Four city intersections warrant better safety measures according to a traffic study of 15 city intersections.
The city’s review, which looked at the triggers for four-way stops and traffic signals, as well as collision and volume data at each intersection, was in response to a member of the public calling on city council to install a traffic light at Maryland and Highway 19A.
Stan Zuke, who lives on Wisconsin Way in the Maryland subdivision, told council during budget deliberations last December that increased traffic in the area due to neighbourhood development poses a safety threat.
“I am concerned about my family and I’m concerned about my neighbours,” Zuke said at last year’s Dec. 5 city budget meeting. “We’ve got a major issue. The traffic is getting to the point we can no longer put up with the traffic at the corner of Maryland and Island Highway without a control light. I think it will give a lot of peace of mind.”
The city, in response, took a look at Maryland and Highway 19A, as well as other key intersections that are not currently controlled by traffic lights.
The traffic study confirms that Zuke’s concerns are valid. It found that Highway 19A and Maryland meets the warrants for a three-way stop as well as the criteria for a traffic light. Traffic counts revealed a total entering volume of 1,077 vehicles per hour.
“The fact that the only way out of this neighbourhood are the three streets onto Highway 19A, one could make the argument that a traffic signal is needed at either Maryland or Colorado,” states a report on the city’s traffic study.
ICBC collision data from 2011 to 2015 shows three collisions in five years (an average of 0.6 per year) and five crashes in five years at Highway 19A and Maryland over the same time period.
According to the study, the top four that warrant upgrades, based on council policy, BC Ministry of Transportation and Infrastructure Guidelines, and Transportation and Association of Canada Guidelines, are: Alder Street and 2nd Avenue, Alder Street and Merecroft Road, Highway 19A and Colorado or Maryland, and Ironwood and 16th Avenue.
The warrants are based on: volume split (major street compared to minor street), volumes on the major street and volumes on the minor street, average delay on the minor street, collision record, interim basis prior to the installation of a traffic signal, and interim basis prior to switching the direction of the two-way stops.
At Alder and 2nd Avenue, which is currently controlled by a four-way stop but meets the threshold for a traffic light, 22 collisions between 2011 to 2015 were reported, while at Alder and Merecroft there were 10 collisions recorded over those same five years.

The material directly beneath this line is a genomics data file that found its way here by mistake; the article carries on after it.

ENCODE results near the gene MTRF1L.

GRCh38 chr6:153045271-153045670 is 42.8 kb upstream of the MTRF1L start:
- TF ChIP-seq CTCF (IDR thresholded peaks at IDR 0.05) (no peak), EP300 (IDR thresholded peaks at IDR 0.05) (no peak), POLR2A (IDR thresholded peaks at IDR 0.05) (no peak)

The intersection rounding out the top four that warrant upgrades – Ironwood and 16th – warrants either a three-way stop or a traffic light, with that intersection seeing 16 collisions between 2001 and 2015, according to ICBC data.
While the study recommends council hold off on actually upgrading those top four intersections to multi-way stops or full traffic signals until adequate funds are available, the city report does suggest converting Ironwood and 16th to a three-way stop in the interim.
Melissa Heidema, transportation specialist for the city, said intersection upgrades are costly and therefore don’t happen frequently.
“The cost of installing stop signs at intersections can vary but will typically be under $5,000,” Heidema said. “The typical cost of installing traffic signals at existing city intersections is approximately $250,000.
“The city’s current financial plan has provisions for the installation of one new traffic signal (or alternately the complete reconstruction of one existing traffic signal) every three years,” Heidema added.
She said that because of that, the city conducts thorough technical reviews of an intersection, including traffic volume, volume split, delay, and collision records before recommending upgrades to council.
Heidema said the city has been approached several times by members of the public asking for traffic controls, specifically traffic signals, which prompted the city’s most recent review of key intersections.
In addition to the four that warrant upgrades, the city also looked at the following intersections: Highway 19A/2nd Avenue, and Shoppers Row/10th Avenue – both of which meet the threshold for a traffic signal but are recommended by the city to remain as they are, a stop sign and a four-way stop respectively – as well as Dogwood Street/Erickson, Highway 19A/Washington, Ironwood/9th, Petersen Road/16th Avenue, Petersen/Cheviot, Petersen/Evergreen, Petersen/Willis and Shoppers Row/11th Avenue – all of which do not meet the warrants for a traffic light.